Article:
In the heat of house-hunting, it can be easy to keep all the numbers in your head. You debate back and forth over which properties to target and for how much and under what conditions. But as the Trulia blog notes, if you mostly just do this mental math without putting it down on paper it can be easy to talk yourself into less-advantageous deals when the numbers in your head collide with the emotions in your heart. [More]
At traditional gyms, you pay the same dues whether you visit the facility twice a day or twice a year. This makes a lot of sense for gyms, but doesn’t give you a financial incentive to actually go. But what if you had one? [More]
The winning entry in “The Fun Theory” contest is a traffic camera that instead of just ticketing speeders, it also enters people who drive the speed limit into a lottery. Randomly selected winners get paid out of a portion of the tickets paid by the scofflaws. [More]
Yahoo! has a piece from Women’s Day that lists 12 tricks that stores play on us in order to get us to spend more. One of them, putting nice fuzzy sweaters on tables, is a trick to get you to touch them. Once you touch them, you’re hooked! [More]
Credit Card minimum payments are supposed to help keep the accumulation of interest on credit card debt from getting out of control — but a new study reported in the Economist suggests that minimum payments do more harm than good.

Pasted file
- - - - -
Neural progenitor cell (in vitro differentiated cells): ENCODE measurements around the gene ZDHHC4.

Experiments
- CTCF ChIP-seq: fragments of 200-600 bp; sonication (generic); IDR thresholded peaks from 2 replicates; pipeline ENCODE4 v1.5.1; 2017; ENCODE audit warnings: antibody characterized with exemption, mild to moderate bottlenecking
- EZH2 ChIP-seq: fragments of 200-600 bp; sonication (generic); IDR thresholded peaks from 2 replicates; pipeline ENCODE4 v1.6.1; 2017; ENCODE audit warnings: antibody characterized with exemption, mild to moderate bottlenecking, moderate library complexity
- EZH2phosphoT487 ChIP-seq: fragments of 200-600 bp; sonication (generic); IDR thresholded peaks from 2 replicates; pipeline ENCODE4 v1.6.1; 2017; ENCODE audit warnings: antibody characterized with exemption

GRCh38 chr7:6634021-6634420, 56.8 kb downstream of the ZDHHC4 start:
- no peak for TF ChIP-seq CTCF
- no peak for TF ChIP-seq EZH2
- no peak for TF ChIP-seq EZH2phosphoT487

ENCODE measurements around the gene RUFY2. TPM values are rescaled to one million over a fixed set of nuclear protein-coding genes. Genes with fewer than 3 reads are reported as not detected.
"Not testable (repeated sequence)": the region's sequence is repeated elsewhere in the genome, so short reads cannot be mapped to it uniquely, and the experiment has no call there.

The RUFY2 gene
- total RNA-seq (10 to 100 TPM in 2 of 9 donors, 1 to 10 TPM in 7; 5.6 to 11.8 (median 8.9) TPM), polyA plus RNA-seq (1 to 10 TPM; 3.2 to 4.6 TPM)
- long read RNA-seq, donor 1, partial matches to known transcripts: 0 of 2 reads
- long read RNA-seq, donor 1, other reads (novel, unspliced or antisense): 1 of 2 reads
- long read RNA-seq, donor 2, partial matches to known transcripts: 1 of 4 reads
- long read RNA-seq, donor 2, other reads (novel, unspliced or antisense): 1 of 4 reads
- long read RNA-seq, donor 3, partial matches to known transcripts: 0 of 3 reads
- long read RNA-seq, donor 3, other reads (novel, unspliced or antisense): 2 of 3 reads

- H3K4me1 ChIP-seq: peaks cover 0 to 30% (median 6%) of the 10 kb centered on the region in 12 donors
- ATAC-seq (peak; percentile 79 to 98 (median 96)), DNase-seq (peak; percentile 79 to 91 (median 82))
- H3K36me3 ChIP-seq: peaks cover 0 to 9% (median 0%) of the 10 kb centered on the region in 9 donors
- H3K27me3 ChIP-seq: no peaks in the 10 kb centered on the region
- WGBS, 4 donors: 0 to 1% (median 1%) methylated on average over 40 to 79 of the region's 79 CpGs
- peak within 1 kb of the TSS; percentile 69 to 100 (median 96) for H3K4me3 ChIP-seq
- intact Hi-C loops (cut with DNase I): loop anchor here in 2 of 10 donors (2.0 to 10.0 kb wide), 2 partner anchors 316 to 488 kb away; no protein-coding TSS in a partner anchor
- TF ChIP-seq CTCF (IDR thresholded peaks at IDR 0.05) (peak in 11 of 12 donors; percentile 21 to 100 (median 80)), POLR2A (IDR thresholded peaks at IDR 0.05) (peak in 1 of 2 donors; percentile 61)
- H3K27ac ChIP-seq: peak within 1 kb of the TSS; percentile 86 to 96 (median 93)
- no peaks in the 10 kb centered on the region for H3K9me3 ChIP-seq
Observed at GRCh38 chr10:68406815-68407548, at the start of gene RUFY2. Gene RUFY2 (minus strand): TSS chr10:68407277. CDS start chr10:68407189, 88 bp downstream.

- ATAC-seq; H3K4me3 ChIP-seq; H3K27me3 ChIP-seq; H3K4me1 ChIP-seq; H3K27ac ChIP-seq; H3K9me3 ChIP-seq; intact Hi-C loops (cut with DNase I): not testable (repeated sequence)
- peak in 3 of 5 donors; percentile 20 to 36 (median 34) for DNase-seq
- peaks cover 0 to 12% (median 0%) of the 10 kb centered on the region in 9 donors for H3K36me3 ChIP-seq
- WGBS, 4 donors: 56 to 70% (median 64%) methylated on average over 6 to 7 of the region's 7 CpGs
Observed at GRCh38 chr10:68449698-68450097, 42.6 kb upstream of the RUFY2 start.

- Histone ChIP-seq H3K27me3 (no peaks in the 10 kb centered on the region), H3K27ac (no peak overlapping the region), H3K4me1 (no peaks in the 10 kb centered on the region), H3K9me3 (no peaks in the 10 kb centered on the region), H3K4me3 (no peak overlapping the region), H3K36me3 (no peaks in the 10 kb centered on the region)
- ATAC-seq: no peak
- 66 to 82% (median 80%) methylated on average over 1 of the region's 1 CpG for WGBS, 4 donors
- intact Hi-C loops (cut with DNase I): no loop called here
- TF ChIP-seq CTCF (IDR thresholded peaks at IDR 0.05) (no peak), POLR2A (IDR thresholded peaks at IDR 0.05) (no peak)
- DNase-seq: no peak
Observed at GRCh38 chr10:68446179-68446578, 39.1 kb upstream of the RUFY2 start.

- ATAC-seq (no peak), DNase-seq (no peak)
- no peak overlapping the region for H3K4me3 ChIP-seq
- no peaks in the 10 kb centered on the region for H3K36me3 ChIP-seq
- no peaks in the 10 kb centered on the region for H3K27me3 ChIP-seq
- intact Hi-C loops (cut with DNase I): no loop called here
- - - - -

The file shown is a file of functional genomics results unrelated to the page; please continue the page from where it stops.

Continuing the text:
Sometimes numbers lie. Assuming you have no innate preference towards either of the two colors, it might be hard to choose between a red Civic and a blue Civic. If instead you have a choice between a red Civic, a blue Civic, and a red Civic without air conditioning, the choice becomes much easier. Dan Ariely in his book Predictably Irrational says his research shows that most people would choose the red Civic with air conditioning over both the other cars. Details inside.
Yesterday, we asked the question whether or not the bad choices of the consumer aggregate proved that there was no free will, or just proved that pretty much everyone’s stupider than us. And, in that vein, Harvard Magazine as an interesting overview on behavioral economics and the theories on why people make logically moronic consumer choices.